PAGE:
Bad Year Economics: Cultural Responses to Risk and Uncertainty (New Directions in Archaeology): Paul Halstead, John O’Shea

Bad Year Economics explores the role of risk and uncertainty in human economics within an interdisciplinary and cross-cultural framework.

Drawing on archaeology, anthropology, and ancient and modern history, the contributors range widely in time and space across hunting, farming and pastoralism, across ancient states, empires, and modern nation states. The aim, however, is a common one: to analyse in each case the structure of variability – particularly with regard to food supply – and review the range of responses offered by individual human communities.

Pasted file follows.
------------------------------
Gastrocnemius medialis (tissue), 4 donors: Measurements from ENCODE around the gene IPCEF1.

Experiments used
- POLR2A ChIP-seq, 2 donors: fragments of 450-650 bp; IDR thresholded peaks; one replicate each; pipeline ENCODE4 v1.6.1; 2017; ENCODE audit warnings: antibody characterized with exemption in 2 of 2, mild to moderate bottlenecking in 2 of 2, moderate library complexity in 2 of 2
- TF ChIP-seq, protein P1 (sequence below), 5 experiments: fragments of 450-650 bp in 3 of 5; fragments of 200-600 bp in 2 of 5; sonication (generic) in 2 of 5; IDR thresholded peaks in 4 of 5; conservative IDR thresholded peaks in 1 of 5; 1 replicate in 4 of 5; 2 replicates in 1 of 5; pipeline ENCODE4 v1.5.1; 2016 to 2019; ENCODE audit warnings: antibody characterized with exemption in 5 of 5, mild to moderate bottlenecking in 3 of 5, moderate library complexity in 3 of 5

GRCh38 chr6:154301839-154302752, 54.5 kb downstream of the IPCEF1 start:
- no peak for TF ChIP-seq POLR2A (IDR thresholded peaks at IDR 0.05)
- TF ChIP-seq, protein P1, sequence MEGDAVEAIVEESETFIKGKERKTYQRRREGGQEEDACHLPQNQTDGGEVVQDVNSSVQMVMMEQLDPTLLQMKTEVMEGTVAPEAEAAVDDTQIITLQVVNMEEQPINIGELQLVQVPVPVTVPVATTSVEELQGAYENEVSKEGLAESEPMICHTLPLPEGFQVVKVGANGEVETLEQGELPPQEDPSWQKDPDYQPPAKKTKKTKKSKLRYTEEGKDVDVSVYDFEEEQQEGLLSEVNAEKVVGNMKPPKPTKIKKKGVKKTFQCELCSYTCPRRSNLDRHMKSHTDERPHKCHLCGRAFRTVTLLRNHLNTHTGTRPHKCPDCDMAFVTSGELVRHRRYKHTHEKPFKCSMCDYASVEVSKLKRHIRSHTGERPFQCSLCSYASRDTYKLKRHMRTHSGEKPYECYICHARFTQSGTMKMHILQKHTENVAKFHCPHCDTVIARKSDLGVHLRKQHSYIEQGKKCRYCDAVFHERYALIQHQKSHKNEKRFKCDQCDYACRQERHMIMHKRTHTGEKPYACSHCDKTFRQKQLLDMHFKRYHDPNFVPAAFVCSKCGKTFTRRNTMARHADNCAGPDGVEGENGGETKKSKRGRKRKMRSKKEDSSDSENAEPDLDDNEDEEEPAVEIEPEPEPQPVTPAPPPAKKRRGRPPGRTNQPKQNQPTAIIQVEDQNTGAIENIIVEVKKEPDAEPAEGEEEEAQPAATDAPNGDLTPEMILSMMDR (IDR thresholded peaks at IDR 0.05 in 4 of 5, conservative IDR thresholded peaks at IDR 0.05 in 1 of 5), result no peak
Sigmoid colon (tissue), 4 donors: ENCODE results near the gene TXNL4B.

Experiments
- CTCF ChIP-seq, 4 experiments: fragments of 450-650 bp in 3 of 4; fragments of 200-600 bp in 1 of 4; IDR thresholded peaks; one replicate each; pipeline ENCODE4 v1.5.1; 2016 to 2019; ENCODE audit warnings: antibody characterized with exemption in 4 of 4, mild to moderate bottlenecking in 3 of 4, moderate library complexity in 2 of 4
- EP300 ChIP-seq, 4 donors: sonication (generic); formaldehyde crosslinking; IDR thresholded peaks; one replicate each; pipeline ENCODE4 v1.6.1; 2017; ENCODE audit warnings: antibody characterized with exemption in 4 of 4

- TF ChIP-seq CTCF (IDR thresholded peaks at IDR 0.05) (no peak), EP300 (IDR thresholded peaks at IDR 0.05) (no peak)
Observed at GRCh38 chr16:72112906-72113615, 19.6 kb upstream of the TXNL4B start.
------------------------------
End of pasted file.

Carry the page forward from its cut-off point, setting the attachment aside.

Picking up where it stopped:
These responses commonly exploit various forms of mobility, economic diversification, storage, and exchange to deploy local or temporary abundance as a defence against shortage. Different levels of response are used at different levels of risk. Their success is fundamental to human survival and their adoption has important ramifications throughout cultural behaviour.

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